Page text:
Outlook Dim for Trio of Cancer Drugs Ahead of ODAC Meeting

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Outlook Dim for Trio of Cancer Drugs Ahead of ODAC Meeting


The FDA’s Oncologic Drugs Advisory Committee (ODAC) will meet Thursday and Friday of this week to discuss the status of three cancer drugs, and considering the significant concerns and questions raised by FDA reviewers, the outlook appears dim for all three.

Poziotinib

In a morning session on Thursday, ODAC will consider the application for accelerated approval for poziotinib tablets as a treatment for patients with previously treated, locally advanced or metastatic non-small cell lung cancer harboring HER2 exon 20 insertion mutations.

The evidence supporting this comes from the 90 patients with HER2 exon 20 insertion mutations enrolled in cohort 2 of the ZENITH20 trial, who received at least one prior systemic therapy and received the proposed recommended dosage of 16 mg once daily. The overall response rate (ORR) was 28% (95% CI 19-38), with a median duration of 5.1 months (95% CI 4.2-5.5).

The FDA briefing document indicated that the agency has several concerns, including what it said was a “low overall response rate with minimal duration of response,” in addition to a poorly tolerated safety profile at the current proposed dosage.

“If granted accelerated approval, this would be the least effective targeted therapy for lung cancer approved to date,” the FDA said, and since the committee is being asked to discuss the overall risk/benefit of poziotinib “given its limited response rate with poor durability, high rate of toxicity, inadequate dosage optimization, and delayed confirmatory trial,” a positive recommendation seems to be in doubt.

Melphalan Flufenamide (Pepaxto)

In an afternoon session on Thursday, ODAC will weigh in on the fate of melphalan flufenamide, which received accelerated approval in February 2021 for use in combination with dexamethasone for the treatment of adult patients with relapsed or refractory multiple myeloma who have received at least four prior lines of therapy and whose disease is refractory to at least one proteasome inhibitor, one immunomodulatory agent, and one CD38-directed monoclonal antibody.

That approval was based on the OP-106 (HORIZON) trial. However, the confirmatory OCEAN trial, which compared melphalan flufenamide and dexamethasone with pomalidomide and dexamethasone, showed that the melphalan flufenamide arm failed to provide a progression-free survival (PFS) benefit, and had observed median overall survival (OS) that was 5.3 months shorter than that of the pomalidomide/dexamethasone arm (19.7 months vs 25.0 months).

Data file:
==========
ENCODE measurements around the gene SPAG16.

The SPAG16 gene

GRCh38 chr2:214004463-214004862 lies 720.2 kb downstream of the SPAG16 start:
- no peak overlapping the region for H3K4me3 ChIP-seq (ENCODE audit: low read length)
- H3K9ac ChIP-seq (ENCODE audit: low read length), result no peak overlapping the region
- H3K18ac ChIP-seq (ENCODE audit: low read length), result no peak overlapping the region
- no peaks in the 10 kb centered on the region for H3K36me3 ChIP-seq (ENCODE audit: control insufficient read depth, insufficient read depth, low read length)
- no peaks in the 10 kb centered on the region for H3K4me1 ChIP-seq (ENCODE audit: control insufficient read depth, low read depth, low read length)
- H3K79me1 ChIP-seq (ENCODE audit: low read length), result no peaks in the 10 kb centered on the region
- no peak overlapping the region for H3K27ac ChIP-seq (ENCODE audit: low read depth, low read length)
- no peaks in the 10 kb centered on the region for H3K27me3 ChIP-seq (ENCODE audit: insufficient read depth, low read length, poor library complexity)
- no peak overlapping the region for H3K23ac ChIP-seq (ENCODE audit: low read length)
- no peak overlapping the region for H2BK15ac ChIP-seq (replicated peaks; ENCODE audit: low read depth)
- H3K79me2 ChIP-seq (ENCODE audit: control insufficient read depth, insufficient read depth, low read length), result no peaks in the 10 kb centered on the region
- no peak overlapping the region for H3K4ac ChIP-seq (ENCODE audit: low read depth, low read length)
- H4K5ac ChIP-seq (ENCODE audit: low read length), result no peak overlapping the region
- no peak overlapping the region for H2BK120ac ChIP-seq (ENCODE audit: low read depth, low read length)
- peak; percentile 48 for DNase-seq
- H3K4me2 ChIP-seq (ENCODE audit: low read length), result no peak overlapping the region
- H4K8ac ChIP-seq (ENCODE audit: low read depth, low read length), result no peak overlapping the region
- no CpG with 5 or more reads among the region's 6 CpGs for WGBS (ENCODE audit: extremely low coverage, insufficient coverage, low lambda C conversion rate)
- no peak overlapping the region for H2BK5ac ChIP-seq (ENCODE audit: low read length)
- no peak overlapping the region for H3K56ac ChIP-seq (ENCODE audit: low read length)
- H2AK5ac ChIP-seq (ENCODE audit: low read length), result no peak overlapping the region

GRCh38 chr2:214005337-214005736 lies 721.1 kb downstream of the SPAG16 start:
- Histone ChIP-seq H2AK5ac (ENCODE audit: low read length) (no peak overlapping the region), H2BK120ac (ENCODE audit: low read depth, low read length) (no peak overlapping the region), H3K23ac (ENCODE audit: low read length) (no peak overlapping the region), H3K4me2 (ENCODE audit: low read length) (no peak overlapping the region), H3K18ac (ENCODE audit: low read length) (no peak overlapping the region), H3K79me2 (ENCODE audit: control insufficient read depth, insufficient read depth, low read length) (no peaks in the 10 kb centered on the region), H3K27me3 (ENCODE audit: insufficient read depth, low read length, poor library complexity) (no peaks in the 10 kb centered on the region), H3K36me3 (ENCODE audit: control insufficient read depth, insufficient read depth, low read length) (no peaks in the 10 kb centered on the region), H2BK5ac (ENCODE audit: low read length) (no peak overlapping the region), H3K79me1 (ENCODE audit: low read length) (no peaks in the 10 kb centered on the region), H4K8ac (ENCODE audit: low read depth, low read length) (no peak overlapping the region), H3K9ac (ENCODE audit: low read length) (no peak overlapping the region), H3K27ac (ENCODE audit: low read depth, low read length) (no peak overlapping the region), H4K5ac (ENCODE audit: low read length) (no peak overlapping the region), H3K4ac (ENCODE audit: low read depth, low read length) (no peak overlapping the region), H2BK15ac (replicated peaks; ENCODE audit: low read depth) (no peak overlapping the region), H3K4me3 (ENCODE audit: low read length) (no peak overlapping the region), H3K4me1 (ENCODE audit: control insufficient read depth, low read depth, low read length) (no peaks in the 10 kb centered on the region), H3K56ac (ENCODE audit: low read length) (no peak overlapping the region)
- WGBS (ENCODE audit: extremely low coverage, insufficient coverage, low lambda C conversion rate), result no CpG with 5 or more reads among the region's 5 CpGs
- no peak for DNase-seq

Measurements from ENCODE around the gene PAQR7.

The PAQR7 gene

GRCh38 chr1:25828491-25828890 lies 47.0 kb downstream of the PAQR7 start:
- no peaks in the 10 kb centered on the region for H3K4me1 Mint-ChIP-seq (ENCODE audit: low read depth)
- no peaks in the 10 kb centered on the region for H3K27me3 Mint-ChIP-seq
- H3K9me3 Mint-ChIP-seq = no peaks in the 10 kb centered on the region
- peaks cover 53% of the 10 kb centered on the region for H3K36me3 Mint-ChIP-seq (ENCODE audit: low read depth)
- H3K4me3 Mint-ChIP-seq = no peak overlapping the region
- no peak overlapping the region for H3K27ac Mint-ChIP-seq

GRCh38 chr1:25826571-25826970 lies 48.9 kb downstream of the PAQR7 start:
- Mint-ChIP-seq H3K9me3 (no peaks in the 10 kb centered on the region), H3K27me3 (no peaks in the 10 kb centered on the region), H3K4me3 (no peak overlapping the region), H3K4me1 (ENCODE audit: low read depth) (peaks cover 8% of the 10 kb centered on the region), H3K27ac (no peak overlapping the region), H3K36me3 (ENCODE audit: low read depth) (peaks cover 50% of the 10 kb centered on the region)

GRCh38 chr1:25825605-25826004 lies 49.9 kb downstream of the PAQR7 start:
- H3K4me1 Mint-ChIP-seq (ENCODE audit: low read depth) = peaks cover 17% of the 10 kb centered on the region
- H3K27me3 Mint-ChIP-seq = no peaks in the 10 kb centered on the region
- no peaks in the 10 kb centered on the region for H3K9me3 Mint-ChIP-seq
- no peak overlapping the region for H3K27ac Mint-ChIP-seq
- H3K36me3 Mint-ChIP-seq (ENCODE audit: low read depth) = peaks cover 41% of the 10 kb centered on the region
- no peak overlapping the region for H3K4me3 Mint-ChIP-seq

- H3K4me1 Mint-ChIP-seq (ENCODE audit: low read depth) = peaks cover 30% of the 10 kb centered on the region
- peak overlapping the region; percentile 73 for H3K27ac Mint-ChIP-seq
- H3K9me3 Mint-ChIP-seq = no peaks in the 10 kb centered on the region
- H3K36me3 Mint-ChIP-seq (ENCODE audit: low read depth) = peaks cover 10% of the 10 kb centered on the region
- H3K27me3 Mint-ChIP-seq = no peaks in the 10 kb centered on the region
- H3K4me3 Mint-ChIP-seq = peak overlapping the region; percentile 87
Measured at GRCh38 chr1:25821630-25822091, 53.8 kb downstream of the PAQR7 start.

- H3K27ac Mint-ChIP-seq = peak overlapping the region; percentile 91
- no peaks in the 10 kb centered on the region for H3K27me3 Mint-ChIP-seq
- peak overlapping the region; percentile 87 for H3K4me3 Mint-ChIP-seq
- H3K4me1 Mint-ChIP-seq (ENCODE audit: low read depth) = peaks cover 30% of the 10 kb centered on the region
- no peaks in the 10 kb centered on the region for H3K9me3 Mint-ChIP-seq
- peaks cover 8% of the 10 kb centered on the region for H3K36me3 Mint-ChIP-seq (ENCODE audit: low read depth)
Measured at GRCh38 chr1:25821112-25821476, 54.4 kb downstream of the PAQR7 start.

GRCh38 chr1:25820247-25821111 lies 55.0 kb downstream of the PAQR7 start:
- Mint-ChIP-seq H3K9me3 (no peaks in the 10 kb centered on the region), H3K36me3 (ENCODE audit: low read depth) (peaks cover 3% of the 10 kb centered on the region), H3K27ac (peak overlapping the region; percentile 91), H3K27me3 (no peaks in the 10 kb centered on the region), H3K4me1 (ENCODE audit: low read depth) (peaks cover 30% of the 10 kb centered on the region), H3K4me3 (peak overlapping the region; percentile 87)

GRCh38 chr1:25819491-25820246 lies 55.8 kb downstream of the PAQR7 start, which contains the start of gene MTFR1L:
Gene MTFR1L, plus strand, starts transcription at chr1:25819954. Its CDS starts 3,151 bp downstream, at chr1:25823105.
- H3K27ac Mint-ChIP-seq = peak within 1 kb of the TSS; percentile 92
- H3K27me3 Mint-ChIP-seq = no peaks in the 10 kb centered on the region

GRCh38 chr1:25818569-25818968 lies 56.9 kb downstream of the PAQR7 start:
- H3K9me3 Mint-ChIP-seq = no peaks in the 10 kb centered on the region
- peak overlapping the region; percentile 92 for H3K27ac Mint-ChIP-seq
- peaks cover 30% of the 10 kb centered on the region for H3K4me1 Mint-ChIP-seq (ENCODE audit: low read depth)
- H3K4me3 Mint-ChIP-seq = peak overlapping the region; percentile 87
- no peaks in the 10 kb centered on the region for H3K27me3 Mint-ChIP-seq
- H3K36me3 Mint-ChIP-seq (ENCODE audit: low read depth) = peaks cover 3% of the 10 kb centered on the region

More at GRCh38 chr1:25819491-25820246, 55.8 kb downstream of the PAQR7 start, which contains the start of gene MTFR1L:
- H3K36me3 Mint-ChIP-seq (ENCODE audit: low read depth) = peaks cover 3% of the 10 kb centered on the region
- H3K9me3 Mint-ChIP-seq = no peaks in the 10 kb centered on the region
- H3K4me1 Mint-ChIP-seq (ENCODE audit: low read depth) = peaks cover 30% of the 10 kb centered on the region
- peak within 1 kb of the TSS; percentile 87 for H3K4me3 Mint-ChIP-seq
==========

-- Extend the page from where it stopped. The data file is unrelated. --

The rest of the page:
The results of OCEAN “failed to confirm clinical benefit and suggests that the benefit-risk profile of melphalan flufenamide is unfavorable,” FDA reviewers said in a briefing document. “Additional clinical study is needed to identify an appropriate dose optimized for a favorable benefit-risk profile.”

Duvelisib (Copiktra)

Finally, on Friday ODAC will consider duvelisib (Copiktra), a PIK3 inhibitor indicated for the treatment of adults with relapsed or refractory chronic lymphocytic leukemia or small lymphocytic leukemia after at least two prior therapies.

Duvelisib received regular approval in 2018 for this indication based on results from the DUO trial, which demonstrated a PFS advantage with duvelisib compared with ofatumumab (13.1 months vs 9.9 months), as well as an advantage in ORR.

Due to toxicity concerns and immature OS data, the FDA required OS data from DUO with 5 years of follow-up. That 5-year OS analysis showed that with a median follow-up of 63 months, there was a higher rate of death in the duvelisib arm compared with the ofatumumab arm in both the intention-to-treat population (50% vs 44%) and the indicated population (patients with at least two prior therapies, 56% vs 49%).

“While overall survival was a descriptive secondary endpoint in the DUO trial, the 5-year OS results in the setting of a benefit in PFS and ORR indicate that the potential detriment in OS is a primary safety concern,” the FDA said in its briefing document.

  • Mike Bassett is a staff writer focusing on oncology and hematology. He is based in Massachusetts.

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